• possible duplicate of What can I do to make a coworkers lack of effort more visible? – gnat Feb 16 '15 at 12:08
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    Initially I was sympathetic but if QA can change source code then that is dev department problem. – paparazzo Feb 16 '15 at 21:31
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    Really QC can change source code and that is not a dev control problem? – paparazzo Feb 16 '15 at 23:14
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    QA/QC should have read and check out permissions, but not check-in permissions. If they want to debug to find a problem, fine, but then give it to a dev to check-in. – mkennedy Feb 17 '15 at 17:55
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    QA/QC is sometimes responsible for writing automated tests, so allowing QA/QC to check in code isn't necessarily a dev dept problem. However, allowing people to check in changes and not have someone from the development department know exactly what and why things were checked in (preferably no later than the next day) is a development department problem. Also, it seems like peer reviews aren't part of the process. If formal reviews aren't held, at a minimum there should be an informal review by at least one person for everyone's changes. – Dunk Feb 18 '15 at 21:28
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There's no straight answer to any question like this, but I'd bear the following in mind before running to his manager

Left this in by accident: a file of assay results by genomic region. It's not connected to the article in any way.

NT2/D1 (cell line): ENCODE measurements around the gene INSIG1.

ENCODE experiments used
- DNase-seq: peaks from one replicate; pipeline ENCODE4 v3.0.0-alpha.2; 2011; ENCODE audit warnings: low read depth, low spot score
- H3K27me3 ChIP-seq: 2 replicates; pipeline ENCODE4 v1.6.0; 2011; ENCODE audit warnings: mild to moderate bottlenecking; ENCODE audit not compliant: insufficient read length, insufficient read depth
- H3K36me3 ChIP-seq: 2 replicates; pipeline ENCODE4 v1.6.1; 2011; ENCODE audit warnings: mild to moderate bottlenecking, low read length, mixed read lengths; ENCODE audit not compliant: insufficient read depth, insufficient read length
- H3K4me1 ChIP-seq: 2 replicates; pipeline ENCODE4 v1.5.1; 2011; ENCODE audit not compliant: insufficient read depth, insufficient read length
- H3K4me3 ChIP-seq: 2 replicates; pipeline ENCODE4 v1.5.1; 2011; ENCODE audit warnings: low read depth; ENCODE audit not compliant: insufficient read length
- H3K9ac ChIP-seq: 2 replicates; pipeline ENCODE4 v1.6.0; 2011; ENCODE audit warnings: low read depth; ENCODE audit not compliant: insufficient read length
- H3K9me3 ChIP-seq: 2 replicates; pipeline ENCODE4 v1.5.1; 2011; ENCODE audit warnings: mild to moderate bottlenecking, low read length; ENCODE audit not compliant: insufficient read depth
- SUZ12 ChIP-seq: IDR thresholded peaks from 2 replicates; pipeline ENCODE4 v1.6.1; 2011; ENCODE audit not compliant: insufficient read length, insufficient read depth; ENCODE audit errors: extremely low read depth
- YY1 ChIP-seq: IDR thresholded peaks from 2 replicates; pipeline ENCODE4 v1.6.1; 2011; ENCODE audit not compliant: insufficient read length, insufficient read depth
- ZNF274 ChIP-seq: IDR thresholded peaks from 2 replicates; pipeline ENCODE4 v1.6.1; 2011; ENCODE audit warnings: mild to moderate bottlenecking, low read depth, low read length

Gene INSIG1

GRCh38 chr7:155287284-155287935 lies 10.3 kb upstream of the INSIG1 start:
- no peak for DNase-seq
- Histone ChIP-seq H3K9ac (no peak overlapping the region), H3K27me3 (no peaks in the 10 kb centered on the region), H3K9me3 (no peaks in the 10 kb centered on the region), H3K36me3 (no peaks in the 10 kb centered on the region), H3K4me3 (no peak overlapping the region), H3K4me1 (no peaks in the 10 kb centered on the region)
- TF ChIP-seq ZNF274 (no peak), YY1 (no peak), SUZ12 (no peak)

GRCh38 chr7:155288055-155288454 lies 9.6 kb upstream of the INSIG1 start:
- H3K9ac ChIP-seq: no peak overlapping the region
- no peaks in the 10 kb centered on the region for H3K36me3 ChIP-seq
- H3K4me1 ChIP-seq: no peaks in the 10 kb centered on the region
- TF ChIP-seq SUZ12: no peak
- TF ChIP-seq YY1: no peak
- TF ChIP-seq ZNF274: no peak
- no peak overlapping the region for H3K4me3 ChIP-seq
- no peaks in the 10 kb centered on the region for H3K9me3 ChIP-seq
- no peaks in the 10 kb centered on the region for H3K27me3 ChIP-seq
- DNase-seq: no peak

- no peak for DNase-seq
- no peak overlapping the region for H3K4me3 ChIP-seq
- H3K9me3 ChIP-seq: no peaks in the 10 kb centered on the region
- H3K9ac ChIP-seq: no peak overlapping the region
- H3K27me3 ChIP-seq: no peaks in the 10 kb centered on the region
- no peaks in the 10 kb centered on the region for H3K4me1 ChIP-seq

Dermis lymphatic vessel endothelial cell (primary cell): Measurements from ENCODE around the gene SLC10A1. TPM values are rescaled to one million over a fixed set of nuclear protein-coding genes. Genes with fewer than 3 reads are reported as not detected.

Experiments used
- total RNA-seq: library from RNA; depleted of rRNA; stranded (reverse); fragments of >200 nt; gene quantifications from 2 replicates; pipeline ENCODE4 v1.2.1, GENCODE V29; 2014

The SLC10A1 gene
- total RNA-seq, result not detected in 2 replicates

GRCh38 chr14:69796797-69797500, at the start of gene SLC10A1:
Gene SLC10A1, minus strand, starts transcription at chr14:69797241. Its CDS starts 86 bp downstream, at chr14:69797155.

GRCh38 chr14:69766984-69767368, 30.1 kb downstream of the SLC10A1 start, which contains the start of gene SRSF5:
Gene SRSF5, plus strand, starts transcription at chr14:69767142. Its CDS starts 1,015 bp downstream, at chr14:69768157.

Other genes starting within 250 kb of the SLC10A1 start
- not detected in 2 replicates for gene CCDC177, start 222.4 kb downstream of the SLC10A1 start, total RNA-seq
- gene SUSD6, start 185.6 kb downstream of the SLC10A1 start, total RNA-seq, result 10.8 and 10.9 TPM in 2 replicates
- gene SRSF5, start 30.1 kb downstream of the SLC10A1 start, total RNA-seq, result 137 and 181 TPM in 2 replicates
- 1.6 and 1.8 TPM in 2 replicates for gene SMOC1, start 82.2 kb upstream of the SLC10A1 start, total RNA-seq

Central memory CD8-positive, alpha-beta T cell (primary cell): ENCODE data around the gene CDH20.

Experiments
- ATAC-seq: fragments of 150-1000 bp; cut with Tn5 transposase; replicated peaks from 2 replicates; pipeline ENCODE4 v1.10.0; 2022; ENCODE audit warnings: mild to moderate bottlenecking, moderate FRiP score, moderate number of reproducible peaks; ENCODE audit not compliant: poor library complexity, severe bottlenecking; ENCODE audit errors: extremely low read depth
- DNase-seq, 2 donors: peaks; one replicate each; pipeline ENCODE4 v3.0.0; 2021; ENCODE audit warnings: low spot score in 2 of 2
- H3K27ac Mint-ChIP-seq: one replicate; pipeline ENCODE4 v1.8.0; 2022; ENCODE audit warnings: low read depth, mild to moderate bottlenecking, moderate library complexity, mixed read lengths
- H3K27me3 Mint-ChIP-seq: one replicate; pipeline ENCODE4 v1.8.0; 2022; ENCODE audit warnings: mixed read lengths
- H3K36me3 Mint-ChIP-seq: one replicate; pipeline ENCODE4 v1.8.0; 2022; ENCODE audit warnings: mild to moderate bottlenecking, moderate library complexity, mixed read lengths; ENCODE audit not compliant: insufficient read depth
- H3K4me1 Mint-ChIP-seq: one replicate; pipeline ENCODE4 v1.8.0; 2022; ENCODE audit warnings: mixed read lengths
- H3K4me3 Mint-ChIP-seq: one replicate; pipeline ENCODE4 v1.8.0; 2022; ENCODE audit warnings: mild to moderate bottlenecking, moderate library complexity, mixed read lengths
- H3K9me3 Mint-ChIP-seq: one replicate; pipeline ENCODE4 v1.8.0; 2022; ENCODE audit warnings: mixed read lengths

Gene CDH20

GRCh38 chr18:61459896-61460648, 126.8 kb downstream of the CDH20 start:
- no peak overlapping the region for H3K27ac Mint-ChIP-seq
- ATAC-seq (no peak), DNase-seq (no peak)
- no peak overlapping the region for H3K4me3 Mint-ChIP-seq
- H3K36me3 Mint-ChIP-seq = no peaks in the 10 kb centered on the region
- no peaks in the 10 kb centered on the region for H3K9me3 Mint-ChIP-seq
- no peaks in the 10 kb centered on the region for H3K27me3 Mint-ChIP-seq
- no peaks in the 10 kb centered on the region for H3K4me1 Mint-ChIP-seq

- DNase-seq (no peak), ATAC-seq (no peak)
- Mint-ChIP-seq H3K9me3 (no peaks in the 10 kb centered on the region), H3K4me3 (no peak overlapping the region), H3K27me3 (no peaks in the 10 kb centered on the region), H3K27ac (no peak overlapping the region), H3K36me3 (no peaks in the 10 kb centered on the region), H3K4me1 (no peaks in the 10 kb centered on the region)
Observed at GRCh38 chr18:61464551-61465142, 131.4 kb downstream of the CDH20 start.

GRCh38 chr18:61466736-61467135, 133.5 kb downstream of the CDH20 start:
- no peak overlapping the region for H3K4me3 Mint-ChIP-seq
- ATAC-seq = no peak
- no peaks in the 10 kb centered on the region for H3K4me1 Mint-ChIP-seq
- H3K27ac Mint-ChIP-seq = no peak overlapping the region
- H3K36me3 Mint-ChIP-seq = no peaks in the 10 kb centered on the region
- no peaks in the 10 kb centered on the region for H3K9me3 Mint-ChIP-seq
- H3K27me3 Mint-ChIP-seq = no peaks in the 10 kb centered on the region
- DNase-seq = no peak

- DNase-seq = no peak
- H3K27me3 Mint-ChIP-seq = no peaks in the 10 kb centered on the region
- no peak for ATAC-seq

1. Any new hire adds "negative velocity" for a while. Even the best hire will take several months to get up to speed. Just because he's not useful yet, doesn't mean he won't be, or that you should expect him to be at your level yet.

  2. Training is almost never a bad idea, and doesn't have to be formal. If he isn't doing things the way you (personally or as a company) want, train him. Don't tell him off, just suggest an hour or two to explain how you do things.

  3. On which line: blame is a bad idea. for one thing, he may not know he's doing anything wrong, and for another it is the beginning of a bad relationship. Don't approach it as "You did xyz wrong", but as "We have very specific procedures for xyz which you may not have come accross, could I take a few minutes to run through them with you?"

  4. Speaking of which, you do have written procedures, don't you? If not, write them, get them approved and make sure everyone knows where they are! If things are being passed on by word of mouth, it's far too easy for someone to accidentally or deliberately miss things. If they're written down, nobody has any excuses, and if this turns out to be a lazy dev rather than a couple of mistakes, your complaints will carry much more weight. Suddenly it's not a difference of opinion between employees, it's one employee breaking approved procedures without authorization.